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Belly dancer Miryam Khoury has become a highlight of Charlottetown’s annual Lebanese levee

There’s a special dancer who gets the crowd on their feet every year at the annual Lebanese levee in Charlottetown.

Behind the jewels and mesmerizing dance moves is Miryam Khoury, a belly dancer from Montreal who performed in front of a sold-out crowd for the fourth year in a row at the 56th Lebanese Levee at the Delta Hotel on Saturday.

“Not only is she very professional but she knows how the art is done,” said Nick Tweel, the event’s emcee. “She knows how to work the crowd.”

Khoury swayed through aisles of tables, connecting with the crowd by inviting people to dance with her.

Belly dancing is one of the staples of the annual Lebanese levee, which is a New Year’s celebration organized by the Canadian Lebanese Association of P.E.I. It also featured drummer Fadi KOD and traditional Lebanese cuisine.

This year’s event had a sold-out crowd of about 650 people.

When Khoury began travelling to P.E.I. for the Lebanese levee she said she didn’t know what to expect at first.

“The first time it was a new experience for me and now I feel more comfortable,” she said. “The people are so warm and so nice every time I come.”

Khoury has spent her entire life dancing.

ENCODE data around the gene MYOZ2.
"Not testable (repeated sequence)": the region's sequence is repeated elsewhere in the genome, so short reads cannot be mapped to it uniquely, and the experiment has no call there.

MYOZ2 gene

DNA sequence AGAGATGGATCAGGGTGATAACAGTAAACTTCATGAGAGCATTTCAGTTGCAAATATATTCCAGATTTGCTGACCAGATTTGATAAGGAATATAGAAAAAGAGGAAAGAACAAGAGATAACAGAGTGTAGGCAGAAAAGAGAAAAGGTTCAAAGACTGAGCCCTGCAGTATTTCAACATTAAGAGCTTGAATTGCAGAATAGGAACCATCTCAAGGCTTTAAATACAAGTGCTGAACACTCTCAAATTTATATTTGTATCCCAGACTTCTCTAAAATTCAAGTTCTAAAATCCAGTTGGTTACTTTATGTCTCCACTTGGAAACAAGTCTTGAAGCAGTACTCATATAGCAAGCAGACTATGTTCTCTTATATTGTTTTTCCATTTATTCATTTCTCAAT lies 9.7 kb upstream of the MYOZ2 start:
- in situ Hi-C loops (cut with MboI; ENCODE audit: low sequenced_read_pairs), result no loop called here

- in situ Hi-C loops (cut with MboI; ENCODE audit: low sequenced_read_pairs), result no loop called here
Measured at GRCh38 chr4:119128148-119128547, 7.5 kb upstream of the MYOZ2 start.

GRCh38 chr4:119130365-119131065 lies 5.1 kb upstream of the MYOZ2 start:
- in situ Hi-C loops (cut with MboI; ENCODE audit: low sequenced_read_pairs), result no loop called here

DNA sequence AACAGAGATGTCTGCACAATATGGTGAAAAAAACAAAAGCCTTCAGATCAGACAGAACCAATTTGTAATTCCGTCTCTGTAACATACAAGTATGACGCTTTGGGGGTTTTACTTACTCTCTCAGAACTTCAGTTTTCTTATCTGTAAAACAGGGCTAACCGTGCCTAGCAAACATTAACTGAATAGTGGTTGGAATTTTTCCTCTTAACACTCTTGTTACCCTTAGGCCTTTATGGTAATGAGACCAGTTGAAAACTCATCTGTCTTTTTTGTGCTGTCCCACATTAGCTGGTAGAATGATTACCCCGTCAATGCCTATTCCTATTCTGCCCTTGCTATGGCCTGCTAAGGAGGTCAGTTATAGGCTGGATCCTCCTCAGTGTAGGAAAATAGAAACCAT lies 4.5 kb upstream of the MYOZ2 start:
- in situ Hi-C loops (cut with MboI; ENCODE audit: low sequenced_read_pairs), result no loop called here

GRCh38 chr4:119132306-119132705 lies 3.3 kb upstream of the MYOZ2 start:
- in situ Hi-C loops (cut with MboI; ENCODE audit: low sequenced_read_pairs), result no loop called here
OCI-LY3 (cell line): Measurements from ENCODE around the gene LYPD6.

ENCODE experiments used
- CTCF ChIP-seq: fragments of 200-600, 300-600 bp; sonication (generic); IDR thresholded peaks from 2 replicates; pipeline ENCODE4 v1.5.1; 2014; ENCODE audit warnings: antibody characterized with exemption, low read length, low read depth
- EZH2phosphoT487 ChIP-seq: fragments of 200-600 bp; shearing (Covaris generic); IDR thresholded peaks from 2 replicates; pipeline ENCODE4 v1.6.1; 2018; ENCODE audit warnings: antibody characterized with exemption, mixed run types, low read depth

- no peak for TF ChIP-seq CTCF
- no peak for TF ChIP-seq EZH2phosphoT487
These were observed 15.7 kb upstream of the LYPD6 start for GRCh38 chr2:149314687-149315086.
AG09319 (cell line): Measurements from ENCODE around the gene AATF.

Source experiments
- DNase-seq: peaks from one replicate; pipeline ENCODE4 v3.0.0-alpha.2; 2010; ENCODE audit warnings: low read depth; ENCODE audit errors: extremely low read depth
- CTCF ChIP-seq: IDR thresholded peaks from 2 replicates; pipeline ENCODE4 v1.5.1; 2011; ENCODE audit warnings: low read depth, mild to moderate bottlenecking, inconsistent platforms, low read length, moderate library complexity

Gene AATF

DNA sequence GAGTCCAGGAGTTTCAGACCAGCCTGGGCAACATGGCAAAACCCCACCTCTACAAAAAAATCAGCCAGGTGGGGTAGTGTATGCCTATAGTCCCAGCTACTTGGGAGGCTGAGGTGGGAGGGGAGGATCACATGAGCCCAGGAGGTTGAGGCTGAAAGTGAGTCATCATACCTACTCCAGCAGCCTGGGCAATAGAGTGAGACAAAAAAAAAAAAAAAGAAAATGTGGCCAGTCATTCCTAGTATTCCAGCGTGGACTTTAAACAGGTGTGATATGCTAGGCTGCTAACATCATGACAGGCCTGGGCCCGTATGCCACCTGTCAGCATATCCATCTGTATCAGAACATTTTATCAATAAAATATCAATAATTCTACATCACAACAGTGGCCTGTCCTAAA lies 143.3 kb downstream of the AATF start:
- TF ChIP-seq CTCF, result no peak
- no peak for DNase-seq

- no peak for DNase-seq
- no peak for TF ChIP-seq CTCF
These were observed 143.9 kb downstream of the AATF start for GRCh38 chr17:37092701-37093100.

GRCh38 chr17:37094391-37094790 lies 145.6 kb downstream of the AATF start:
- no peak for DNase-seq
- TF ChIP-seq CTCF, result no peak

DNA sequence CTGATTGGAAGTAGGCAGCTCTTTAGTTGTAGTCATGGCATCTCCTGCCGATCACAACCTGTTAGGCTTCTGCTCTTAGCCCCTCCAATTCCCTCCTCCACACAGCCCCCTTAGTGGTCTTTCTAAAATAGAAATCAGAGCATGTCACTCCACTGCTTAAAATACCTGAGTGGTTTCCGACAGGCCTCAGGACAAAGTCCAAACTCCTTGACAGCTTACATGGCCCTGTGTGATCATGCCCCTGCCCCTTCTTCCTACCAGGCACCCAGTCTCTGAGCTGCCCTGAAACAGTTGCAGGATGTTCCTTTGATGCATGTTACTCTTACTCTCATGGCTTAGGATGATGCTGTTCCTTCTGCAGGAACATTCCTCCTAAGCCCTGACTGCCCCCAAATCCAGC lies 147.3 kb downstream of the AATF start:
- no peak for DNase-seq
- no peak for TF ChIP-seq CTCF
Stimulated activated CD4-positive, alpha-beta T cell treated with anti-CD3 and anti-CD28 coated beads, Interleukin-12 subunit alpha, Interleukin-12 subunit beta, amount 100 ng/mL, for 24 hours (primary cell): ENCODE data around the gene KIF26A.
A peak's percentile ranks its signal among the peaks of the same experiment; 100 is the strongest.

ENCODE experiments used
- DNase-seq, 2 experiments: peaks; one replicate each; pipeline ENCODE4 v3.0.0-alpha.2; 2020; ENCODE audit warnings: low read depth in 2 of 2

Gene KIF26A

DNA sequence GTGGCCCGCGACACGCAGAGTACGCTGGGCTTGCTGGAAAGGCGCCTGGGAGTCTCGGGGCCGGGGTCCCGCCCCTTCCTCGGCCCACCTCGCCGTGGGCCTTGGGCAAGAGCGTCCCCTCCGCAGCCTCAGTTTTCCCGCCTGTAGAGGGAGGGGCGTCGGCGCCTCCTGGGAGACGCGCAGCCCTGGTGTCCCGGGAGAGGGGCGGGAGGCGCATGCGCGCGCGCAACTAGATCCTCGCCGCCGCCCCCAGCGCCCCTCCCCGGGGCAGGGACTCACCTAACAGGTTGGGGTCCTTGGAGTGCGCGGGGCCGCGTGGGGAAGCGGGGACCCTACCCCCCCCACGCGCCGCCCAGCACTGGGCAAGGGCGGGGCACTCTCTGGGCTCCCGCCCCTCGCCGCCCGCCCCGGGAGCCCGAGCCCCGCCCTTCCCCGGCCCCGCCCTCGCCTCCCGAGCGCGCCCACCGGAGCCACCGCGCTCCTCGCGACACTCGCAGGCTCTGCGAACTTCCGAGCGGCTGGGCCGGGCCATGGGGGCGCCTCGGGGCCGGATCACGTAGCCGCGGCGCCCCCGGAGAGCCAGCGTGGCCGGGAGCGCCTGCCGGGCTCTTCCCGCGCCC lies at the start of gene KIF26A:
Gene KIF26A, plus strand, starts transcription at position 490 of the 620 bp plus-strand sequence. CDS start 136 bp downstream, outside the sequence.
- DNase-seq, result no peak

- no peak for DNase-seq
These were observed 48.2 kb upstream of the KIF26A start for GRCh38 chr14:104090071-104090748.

She performed traditional African dances and folkloric dances since she was a little girl growing up in Peru.

She started belly dancing after moving to Montreal 12 years ago when she tried out a class at the gym.

Belly dancing is an expressive dance which takes skill, she said.

“It’s a hard dance because you have to be very soft with your hands and your head but your hips are very strong,” she said.

Belly dancing originated in Egypt and is a tradition in Lebanese culture as well as in Peru and many other countries.

“I like to see the belly dancer because that’s part of our culture, me as a Syrian, so I’m so interested to see the belly dancer and her costumes,” said Hida Natafji, who lives in Charlottetown and attended the levee.

Khoury also has a connection to the Lebanese culture because her husband is from Lebanon and she has travelled to the country four times.

P.E.I. is not the only place Khoury has ­belly danced for a crowd.

She has danced in New York City, Taiwan and Spain.

She also dances about once a week with her dance troupe called Bellysemas, which consists of four dancers.

Khoury said belly dancing channels a strong connection to femininity.

“I think that every woman should do belly dancing,” she said. “You really feel like a woman.”

Khoury said she hopes to keep returning for the levee in the coming years.

“I hope that next year I’m going to come, maybe with other belly dancers too,” she said.

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